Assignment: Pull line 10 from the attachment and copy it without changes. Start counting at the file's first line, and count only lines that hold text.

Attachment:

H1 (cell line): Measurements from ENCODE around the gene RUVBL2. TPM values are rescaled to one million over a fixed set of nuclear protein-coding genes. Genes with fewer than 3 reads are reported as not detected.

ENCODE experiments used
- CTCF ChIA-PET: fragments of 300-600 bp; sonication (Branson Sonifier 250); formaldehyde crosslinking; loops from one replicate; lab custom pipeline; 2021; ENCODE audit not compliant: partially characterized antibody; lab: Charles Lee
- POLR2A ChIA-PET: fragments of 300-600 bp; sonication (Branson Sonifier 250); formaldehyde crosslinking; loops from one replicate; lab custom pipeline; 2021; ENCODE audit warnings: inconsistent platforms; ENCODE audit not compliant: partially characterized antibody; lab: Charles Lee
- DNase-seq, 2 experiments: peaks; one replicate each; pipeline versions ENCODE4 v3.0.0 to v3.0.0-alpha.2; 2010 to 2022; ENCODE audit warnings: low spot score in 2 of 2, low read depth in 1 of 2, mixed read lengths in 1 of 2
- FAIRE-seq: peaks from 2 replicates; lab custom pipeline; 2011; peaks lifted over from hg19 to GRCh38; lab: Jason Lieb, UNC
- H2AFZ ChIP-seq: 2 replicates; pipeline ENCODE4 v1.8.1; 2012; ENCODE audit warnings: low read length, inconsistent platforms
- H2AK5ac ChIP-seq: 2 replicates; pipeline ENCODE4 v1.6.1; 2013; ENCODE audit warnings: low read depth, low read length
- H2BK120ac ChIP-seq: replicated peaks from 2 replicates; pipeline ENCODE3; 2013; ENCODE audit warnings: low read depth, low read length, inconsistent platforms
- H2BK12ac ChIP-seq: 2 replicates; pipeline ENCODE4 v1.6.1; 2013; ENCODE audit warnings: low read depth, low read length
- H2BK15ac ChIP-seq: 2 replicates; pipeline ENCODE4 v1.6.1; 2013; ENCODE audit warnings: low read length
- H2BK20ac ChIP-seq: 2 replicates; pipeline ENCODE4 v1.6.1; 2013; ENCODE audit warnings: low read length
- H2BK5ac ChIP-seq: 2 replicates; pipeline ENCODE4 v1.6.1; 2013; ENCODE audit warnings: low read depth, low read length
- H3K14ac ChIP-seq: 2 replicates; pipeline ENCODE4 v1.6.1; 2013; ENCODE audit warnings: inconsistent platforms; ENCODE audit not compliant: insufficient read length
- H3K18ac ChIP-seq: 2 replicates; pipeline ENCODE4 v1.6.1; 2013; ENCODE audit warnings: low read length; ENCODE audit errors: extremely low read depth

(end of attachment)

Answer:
- H2BK12ac ChIP-seq: 2 replicates; pipeline ENCODE4 v1.6.1; 2013; ENCODE audit warnings: low read depth, low read length